Whether it’s the smell of gingerbread in the air or the sound of the high school band, holidays just aren’t the holidays without a jaunt to see a local parade. Clydesdales march in rhythm, candy canes are tossed to waiting hands and Santa waves jollily as the final float passes by. From small-town put-ons to large televised events, holiday parades capture the Christmas spirit and usher in the season.
Here are several spirit-filled holiday parades still to come before New Year’s.
1. Be Dazzled in Minneapolis
If you want to see a parade amid a truly Christmas-y scene, Minneapolis’ Target Holidazzle Parade is the ticket. There’s not likely to be any rain on this parade, but there’s a good chance of snow -- just don’t forget the hat and gloves!
Running on Friday and Saturday at 6:30 p.m., this nighttime parade features illuminated floats (akin to the old Disney light parade), as well as marching bands, celebrities and, of course, Santa bringing up the rear.
Some 300,000 people have attended the event during its holiday run since 1992. The parade marches from Nicollet Mall in downtown Minneapolis from 12th Street to 4th Street. While you’re in town, take in Macy’s Santaland elf village, get your photo snapped with Santa, enjoy treats from Mrs. Claus and more.
2. Celebrate the Season at Sea
Not every Christmas parade happens on land. Coastal towns across the U.S. celebrate the season at the shore. Newport Beach, Calif., hosts one of the largest such celebrations, with more than 100 boats parading across Newport Harbour in the Newport Beach Parade.
Beginning Wednesday, Dec. 18, at 6:30 p.m. and continuing through Dec. 22, vessels ranging from kayaks and canoes to million-dollar yachts decorated with Christmas scenes and accompanied by holiday music sail nearly 15 miles across the water. The longest running Christmas Boat Parade in America, now in its 105th year, this holiday tradition attracts nearly 1 million locals and visitors from around the world.
3. A Portland Tradition
Another nautical tradition is the Portland Christmas Ship Parade, which runs through Friday. One of the area’s most famous local events for almost 60 years, it features privately owned vessels from across Oregon that tour different areas through a period of three weeks, and will end Friday in the Portland-Vancouver area.
Each of the more than 60 ships, ranging from 14 to 65 feet, is covered in bright lights and holiday décor -- some are even adorned with giant Christmas trees -- to greet passersby as they sail along their route. Watch the boats from a number of spots, including local parks, bridges, along the river shore, restaurants and even aboard the Portland Spirit yacht.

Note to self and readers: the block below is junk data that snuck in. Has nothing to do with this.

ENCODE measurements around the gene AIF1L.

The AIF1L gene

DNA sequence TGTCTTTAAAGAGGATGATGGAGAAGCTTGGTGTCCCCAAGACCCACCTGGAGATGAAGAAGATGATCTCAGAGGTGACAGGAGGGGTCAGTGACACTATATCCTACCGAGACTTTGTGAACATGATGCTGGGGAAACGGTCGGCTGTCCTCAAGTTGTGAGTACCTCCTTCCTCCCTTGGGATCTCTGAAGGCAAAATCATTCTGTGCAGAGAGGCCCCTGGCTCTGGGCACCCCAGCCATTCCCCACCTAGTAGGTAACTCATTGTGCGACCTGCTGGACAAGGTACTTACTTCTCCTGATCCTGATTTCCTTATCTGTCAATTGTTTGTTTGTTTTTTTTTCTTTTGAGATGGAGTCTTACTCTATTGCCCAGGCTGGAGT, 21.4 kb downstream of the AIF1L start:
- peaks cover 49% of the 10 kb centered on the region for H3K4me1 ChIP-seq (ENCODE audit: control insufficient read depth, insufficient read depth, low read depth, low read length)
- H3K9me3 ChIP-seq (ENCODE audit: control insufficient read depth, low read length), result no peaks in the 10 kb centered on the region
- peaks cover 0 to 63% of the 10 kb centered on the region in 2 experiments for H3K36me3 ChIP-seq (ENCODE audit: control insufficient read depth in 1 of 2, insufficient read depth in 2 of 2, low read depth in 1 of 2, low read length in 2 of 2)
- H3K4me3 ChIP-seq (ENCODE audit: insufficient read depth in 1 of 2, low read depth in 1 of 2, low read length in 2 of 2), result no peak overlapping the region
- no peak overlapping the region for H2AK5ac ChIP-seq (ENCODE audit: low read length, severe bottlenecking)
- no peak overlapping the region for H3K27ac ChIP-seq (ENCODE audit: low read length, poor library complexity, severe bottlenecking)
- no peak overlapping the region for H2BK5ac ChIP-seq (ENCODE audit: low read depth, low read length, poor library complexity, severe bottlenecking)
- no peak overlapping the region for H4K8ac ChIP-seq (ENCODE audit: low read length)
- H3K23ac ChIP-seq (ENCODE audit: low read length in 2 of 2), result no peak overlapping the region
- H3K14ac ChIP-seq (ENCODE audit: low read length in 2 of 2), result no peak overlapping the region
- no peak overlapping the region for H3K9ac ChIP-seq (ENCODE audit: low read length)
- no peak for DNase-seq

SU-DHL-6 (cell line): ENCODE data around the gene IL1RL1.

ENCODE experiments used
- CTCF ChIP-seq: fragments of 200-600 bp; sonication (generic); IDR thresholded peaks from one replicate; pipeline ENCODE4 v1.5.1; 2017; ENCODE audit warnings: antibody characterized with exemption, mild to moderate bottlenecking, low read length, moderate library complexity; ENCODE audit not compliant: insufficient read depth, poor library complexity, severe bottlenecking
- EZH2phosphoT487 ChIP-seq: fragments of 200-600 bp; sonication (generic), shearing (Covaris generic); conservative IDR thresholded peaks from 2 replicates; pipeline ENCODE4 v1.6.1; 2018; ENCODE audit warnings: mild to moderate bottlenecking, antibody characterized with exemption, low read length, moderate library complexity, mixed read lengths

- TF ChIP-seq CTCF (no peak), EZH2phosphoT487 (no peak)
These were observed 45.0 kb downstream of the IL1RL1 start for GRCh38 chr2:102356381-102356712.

4. Get Merry with Mickey
While you can’t attend this one in person (at least not this year, as it’s already been taped), you can watch it on TV on Christmas Day. Disney’s annual Christmas Day Parade, now in its 30th year, is a tradition at our house – and at many across the nation. Featuring some of the company’s most beloved characters, as well as a gaggle of celebrities, including many a teen heartthrob, kids of all ages can enjoy.
Hosted this year by Neil Patrick Harris and Nick Cannon – one based in Florida and one in California – the parade marches down Main Street U.S.A. at Disney World in Orlando and Disneyland in Anaheim. The 2013 procession features characters from Disney’s latest movie, “Frozen,” as well as “Monsters University.” Classic characters including Mickey and Minnie, Donald and Daisy, plenty of Disney princesses and the characters from “Toy Story” and “Peter Pan” will join in the fun. Participating celebrities include Ne-Yo, Mary J. Blige, Jordin Sparks, Jason Derulo and the cast of “Teen Beach Movie.”
The parade airs on ABC at 10 a.m. ET on Christmas Day.
5. Go Wild in Philly
In a Philly tradition as popular as the cheesesteak, the Mummer’s Parade has been ringing in the New Year for 114 years in the City of Brotherly Love. “Mummers” are men and women of all ages who are members of more than 40 organized clubs that participate in the parade. Not so far removed from Brazil’s Carnival, but toned down to Philly size and originating from Roman roots, the Mummer’s Parade features all manner of lavish costumes, wild performances and some 10,000 participants strutting through the city’s main streets.
The parade is divided into divisions: the Comics and Wench Brigades satirize issues, institutions and people; the Fancies dress head to toe in glamorously royal outfits; the String Bands play banjoes, saxophones, drums and more; and the Fancy Brigades perform choreographed theatrical extravaganzas.
The parade kicks off at 10 a.m. ET on New Year’s Day and continues until 6 p.m. What a colorful, fanciful and memorable way to start your 2014!
Whether you head to your local town’s annual procession or decide to create a new holiday tradition by visiting the sites of some of these spectacularly unique displays, don’t let the season pass without a parade.
Lyn Mettler is an Indianapolis, Ind.-based travel writer. You can find her at www.GotoTravelGal.com or on Twitter at @GotoTravelGal.